BA English Language and Chinese

Year of entry: 2024

Course unit details:
The Changing English Language

Course unit fact file
Unit code LELA20402
Credit rating 20
Unit level Level 2
Teaching period(s) Semester 2
Available as a free choice unit? Yes

Overview

In this unit, we will explore some of the major changes to the words and grammar of English. We will discuss how semantic and grammatical changes are studied, modelled and explained. As such, this unit is also an introduction to these topics in Historical Linguistics in general and to some of the methods, theories and discussions in this subdiscipline of Linguistics.

Pre/co-requisites

Unit title Unit code Requirement type Description
History and Varieties of English LELA10342 Pre-Requisite Compulsory
English Word and Sentence Structure LELA10301 Pre-Requisite Compulsory

Aims

  • Study some of the major changes affecting the words and grammar of English
  • Introduce students to (English) Historical Linguistics and prepare them for more advanced study as well as research projects in this area

Syllabus

  • The first week will be devoted to an introduction to (English) Historical Linguistics. After that, the unit is organised thematically with a first group of topics centred around semantic changes, a second group around grammatical changes.
  • The final week sums up what students have learned about Historical Linguistics in these diverse case studies.
  • The seminars will introduce students to the current methods in Historical Linguistics: historical corpora, data collection, data analysis, reading and writing linguistic analyses.

Teaching and learning methods

Lectures 11x 2 hours

Seminars 11x 1 hour

Blackboard site

Homework including reading and data analysis

2 x 1hr weekly consultation hours

Knowledge and understanding

  • Sophisticated understanding of a number of major semantic and grammatical changes in English
  • Insight into the workings and effects of language change over a long period of time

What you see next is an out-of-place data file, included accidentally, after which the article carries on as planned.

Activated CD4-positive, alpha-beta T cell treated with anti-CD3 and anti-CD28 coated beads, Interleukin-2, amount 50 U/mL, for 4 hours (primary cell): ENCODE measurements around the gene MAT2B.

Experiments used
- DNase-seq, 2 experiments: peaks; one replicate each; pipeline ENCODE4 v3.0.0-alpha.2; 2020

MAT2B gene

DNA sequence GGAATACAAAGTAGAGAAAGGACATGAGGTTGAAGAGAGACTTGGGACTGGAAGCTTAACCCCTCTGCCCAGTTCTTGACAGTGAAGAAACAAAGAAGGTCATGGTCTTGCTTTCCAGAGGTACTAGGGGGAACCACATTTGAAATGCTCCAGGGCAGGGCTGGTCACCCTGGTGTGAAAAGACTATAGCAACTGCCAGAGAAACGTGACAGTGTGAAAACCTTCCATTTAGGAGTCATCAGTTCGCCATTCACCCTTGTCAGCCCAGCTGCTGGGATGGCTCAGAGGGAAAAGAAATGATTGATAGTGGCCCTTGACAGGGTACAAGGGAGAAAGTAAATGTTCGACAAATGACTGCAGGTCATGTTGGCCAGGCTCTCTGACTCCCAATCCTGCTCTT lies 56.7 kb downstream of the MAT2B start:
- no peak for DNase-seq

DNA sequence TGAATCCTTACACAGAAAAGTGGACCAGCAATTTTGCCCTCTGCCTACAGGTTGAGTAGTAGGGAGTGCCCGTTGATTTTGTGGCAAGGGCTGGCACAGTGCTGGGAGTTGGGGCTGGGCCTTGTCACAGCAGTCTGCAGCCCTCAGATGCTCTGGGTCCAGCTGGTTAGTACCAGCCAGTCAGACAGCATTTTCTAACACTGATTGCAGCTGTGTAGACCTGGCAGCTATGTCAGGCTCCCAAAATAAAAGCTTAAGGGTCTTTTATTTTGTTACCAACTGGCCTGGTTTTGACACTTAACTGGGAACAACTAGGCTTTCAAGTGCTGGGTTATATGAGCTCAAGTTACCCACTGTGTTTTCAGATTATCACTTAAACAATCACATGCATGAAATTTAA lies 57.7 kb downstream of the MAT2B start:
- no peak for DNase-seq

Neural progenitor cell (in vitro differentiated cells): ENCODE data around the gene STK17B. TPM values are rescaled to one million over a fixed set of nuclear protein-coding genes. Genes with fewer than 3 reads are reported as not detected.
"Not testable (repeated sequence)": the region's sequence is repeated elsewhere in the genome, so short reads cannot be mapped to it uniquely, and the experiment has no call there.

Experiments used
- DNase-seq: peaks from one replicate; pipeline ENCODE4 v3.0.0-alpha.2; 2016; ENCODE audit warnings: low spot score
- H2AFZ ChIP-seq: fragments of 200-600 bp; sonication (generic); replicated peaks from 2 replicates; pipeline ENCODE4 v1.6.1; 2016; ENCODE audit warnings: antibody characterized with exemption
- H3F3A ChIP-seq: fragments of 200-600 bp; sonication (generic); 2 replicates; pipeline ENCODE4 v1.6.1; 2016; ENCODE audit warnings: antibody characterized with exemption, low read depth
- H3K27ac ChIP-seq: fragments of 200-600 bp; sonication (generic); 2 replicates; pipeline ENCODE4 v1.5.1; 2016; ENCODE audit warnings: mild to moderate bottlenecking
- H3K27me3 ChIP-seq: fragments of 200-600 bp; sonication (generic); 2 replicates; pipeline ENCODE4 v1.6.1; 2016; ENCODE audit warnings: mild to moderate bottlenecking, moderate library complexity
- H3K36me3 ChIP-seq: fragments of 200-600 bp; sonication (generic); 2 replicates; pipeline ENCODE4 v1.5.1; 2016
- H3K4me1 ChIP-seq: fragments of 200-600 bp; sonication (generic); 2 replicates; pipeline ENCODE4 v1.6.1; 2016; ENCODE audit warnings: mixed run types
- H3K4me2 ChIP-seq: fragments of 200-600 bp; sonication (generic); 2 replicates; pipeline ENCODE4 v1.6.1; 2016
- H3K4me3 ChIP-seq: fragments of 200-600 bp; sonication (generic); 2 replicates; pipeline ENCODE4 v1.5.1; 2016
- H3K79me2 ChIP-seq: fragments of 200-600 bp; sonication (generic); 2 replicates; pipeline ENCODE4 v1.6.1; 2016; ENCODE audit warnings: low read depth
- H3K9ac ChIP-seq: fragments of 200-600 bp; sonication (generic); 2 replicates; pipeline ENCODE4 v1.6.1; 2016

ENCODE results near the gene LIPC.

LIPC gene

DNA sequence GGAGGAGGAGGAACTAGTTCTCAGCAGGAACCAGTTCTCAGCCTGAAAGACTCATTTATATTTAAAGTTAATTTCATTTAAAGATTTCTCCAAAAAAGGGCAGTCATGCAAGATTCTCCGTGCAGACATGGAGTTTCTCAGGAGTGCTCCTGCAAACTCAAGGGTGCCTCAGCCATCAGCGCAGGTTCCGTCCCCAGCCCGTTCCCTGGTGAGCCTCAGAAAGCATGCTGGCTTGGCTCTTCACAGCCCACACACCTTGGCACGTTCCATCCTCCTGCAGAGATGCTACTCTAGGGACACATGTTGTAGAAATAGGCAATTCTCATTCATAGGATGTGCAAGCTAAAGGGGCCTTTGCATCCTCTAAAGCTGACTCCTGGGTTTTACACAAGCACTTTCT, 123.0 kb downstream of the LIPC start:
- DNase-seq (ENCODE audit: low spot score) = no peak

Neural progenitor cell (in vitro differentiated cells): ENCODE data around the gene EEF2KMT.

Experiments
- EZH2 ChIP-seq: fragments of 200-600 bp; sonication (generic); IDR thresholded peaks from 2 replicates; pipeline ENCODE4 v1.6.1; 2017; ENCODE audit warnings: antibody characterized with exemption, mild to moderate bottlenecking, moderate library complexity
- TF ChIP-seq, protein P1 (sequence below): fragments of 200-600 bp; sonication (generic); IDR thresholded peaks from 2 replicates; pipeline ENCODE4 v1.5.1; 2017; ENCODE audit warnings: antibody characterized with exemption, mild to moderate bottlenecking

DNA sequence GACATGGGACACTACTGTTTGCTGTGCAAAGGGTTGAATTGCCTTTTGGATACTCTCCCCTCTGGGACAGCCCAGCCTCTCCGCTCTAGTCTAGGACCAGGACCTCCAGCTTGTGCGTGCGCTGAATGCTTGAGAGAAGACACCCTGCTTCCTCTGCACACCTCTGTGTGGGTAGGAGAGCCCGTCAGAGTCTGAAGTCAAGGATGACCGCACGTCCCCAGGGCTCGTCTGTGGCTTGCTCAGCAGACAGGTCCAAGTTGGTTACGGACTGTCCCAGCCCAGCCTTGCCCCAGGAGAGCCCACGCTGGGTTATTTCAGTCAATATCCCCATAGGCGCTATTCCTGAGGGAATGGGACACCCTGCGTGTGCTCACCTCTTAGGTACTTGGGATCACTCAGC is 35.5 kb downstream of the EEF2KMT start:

• Knowledge of main terms, as well as some theories and debates in (English) Historical Linguistics
  • Good understanding of the data and methods used in (English) Historical Linguistics

Intellectual skills

  • Explain and apply key terms in Historical Linguistics to new data sets
  • Critical discuss different theoretical approaches to and debates about major changes affecting English
  • Understand main claims in research papers on semantic and grammatical change

Practical skills

  • Collect data to study semantic and grammatical changes in English
  • Analyse and interpret sets of selected examples evidencing change in English
  • Speak and write about semantic and grammatical change

Transferable skills and personal qualities

  • Skills in linguistic analysis that can be applied to the study and analysis of other languages
  • Problem solving and analytical thinking skills, when faced with new data sets and grammatical puzzles
  • Oral and written communication skills, including essay writing and scholarly referencing
  • Attention to detail and precision in analysis and reporting

 

Assessment methods

Assessment Task

Formative or Summative

Weighting

Written coursework, including data analysis

Formative and Summative

30%

Data analysis and writing tasks (in seminars)

Formative

0%

Exam, including a theory question and a data analysis question

Summative

70%

 

 

 

 

Feedback methods

 Feedback method

 Formative or Summative

 Discussion and Q&A in lectures and seminars

 Formative

 Individual comments on essay

 Formative and Summative

 Seminar feedback on data question

 Formative

 Individual comments on exam (upon request)

 Summative

 

Recommended reading

  • Kay, Christian & Kathryn L. Allan. 2015. English historical semantics. Edinburgh: Edinburgh University Press.
  • Fischer, Olga, Hendrik De Smet & Wim van der Wurff. 2017. A brief history of English syntax. Cambridge: CUP.
  • Bybee, Joan. 2015. Language change. Cambridge: Cambridge University Press.
  • Traugott, Elizabeth Closs. 2003. Constructions in grammaticalization. In Brian D. Joseph and Richard D. Janda (eds.), The Handbook of Historical Linguistics, 624-647. Malden, MA: Blackwell.

          (Sections from) books and papers on individual topics will be added during lectures

Study hours

Scheduled activity hours
Assessment written exam 3
Lectures 22
Seminars 11
Independent study hours
Independent study 164

Teaching staff

Staff member Role
Tine Breban Unit coordinator

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